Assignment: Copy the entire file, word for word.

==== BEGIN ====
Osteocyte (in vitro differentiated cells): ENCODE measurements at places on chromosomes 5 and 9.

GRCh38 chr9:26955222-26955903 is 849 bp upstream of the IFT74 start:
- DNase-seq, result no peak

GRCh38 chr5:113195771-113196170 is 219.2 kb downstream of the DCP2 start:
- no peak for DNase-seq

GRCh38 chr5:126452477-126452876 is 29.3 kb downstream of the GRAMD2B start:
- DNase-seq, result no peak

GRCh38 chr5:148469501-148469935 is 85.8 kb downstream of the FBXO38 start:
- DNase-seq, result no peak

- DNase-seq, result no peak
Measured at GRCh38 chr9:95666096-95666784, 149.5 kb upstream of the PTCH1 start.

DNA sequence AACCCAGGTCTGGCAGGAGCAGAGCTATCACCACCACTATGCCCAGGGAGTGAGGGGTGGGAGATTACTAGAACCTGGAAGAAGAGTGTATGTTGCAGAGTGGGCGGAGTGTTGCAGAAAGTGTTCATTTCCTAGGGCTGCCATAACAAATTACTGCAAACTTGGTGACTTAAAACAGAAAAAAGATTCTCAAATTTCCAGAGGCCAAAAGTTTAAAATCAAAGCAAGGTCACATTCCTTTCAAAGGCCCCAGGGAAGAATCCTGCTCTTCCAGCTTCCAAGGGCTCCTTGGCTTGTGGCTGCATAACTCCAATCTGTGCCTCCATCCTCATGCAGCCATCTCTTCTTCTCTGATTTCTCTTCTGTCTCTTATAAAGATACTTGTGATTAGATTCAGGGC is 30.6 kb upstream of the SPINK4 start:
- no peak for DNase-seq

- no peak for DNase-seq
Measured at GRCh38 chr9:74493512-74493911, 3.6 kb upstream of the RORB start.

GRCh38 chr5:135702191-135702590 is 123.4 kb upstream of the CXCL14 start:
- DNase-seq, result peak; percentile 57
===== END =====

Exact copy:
Osteocyte (in vitro differentiated cells): ENCODE measurements at places on chromosomes 5 and 9.

GRCh38 chr9:26955222-26955903 is 849 bp upstream of the IFT74 start:
- DNase-seq, result no peak

GRCh38 chr5:113195771-113196170 is 219.2 kb downstream of the DCP2 start:
- no peak for DNase-seq

GRCh38 chr5:126452477-126452876 is 29.3 kb downstream of the GRAMD2B start:
- DNase-seq, result no peak

GRCh38 chr5:148469501-148469935 is 85.8 kb downstream of the FBXO38 start:
- DNase-seq, result no peak

- DNase-seq, result no peak
Measured at GRCh38 chr9:95666096-95666784, 149.5 kb upstream of the PTCH1 start.

DNA sequence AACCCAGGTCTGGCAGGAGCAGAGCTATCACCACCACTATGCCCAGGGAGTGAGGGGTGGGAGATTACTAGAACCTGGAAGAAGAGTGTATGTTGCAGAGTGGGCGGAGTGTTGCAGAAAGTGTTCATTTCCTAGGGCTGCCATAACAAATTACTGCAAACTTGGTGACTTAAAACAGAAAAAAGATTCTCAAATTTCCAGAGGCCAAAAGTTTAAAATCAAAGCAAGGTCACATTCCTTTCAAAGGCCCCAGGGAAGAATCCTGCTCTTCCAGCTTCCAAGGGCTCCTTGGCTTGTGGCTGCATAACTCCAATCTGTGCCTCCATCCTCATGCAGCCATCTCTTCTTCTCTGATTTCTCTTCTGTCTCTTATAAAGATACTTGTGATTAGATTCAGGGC is 30.6 kb upstream of the SPINK4 start:
- no peak for DNase-seq

- no peak for DNase-seq
Measured at GRCh38 chr9:74493512-74493911, 3.6 kb upstream of the RORB start.

GRCh38 chr5:135702191-135702590 is 123.4 kb upstream of the CXCL14 start:
- DNase-seq, result peak; percentile 57